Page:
Germany and Denmark today agreed to work together to build a hydrogen pipeline between the two countries by 2028 at the earliest.
The pipe, which would at least partially be built underground, would send H2 across the land border from Jutland, western Denmark, to Schleswig-Holstein, northern Germany, according to the agreement signed in Copenhagen by Danish climate minister Lars Aagard and his German counterpart Robert Habeck, who is also economics minister and vice-chancellor.
The pipeline could be linked to the 2GW Megaton green hydrogen project announced in western Denmark in January by local renewables developer GreenGo Energy, which would be powered by 4GW of wind and solar.
When asked how much volume the infrastructure would transport, Habeck replied: “The more, the better.”
A similar agreement was signed in January between Norway and Germany, with that pipeline — due to be built by 2030 — being a far more difficult and expensive prospect. as it has to bridge the North Sea.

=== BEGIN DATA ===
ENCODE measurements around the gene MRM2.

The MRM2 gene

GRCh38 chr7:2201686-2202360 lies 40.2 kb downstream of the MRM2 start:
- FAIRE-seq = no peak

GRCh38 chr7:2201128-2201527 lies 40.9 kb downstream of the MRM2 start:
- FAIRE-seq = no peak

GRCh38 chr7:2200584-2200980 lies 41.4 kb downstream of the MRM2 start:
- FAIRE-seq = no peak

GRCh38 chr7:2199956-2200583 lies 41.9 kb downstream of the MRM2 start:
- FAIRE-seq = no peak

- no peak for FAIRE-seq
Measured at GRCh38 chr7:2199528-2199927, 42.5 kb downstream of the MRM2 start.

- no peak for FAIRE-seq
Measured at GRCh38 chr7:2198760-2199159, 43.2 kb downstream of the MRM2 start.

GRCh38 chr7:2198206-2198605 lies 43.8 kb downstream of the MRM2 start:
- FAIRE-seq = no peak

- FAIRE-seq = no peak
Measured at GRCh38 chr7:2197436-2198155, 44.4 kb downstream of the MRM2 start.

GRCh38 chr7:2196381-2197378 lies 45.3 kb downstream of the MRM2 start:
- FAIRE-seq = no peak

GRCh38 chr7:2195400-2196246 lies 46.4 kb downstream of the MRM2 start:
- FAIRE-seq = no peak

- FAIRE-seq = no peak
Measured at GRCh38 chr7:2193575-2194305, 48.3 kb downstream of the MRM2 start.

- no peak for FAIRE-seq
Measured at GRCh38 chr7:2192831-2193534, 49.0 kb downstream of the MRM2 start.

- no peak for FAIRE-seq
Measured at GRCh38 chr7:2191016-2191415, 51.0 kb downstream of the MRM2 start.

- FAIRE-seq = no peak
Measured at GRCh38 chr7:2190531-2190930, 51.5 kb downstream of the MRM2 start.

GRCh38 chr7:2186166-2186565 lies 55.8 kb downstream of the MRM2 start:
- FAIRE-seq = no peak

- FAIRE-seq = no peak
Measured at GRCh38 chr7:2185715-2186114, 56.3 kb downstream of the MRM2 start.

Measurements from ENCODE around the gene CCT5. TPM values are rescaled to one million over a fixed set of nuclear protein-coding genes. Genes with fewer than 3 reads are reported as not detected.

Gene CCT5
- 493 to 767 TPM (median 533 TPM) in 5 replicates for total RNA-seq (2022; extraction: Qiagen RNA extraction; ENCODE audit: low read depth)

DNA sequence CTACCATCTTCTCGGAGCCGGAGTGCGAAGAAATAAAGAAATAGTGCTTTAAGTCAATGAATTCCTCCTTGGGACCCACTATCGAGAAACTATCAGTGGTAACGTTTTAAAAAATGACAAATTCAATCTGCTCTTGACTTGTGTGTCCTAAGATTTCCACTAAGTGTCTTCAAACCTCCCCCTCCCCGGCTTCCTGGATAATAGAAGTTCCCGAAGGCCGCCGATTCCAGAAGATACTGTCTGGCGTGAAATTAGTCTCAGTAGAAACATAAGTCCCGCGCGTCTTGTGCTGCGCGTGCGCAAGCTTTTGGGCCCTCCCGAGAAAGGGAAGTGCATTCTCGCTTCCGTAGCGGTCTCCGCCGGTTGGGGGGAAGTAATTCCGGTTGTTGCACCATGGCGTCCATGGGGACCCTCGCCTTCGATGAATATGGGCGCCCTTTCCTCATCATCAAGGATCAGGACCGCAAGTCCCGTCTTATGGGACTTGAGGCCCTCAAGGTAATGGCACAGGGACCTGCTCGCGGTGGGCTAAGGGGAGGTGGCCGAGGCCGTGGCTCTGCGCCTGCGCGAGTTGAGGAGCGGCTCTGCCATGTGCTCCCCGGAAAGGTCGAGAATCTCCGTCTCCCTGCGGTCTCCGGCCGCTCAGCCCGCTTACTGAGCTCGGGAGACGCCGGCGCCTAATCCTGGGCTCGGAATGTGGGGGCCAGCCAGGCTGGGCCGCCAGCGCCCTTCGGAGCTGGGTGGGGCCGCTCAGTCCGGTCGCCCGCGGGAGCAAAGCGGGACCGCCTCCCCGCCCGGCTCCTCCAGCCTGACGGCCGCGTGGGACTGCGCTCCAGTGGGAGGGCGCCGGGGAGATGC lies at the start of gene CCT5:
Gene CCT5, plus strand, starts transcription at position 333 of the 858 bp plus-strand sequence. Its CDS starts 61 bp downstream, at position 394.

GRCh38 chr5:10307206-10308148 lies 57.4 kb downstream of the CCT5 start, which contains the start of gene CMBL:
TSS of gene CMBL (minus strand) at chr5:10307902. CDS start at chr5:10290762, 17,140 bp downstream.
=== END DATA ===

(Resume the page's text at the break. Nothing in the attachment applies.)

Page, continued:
Chancellor Olaf Scholz and Belgian Prime Minister Alexander De Croo also pledged in February to create a cross-border pipeline network between the two countries by 2028
Germany plans to consume 3-4 million tonnes of green hydrogen by 2030, with 50-70% of that being imported, according to a recent leaked government document — which has led German ministers to sign co-operation agreements on H2 with at least 26 potential export countries around the world.
The Danish parliament last year agreed to build 4-6GW of green hydrogen in the country by 2030.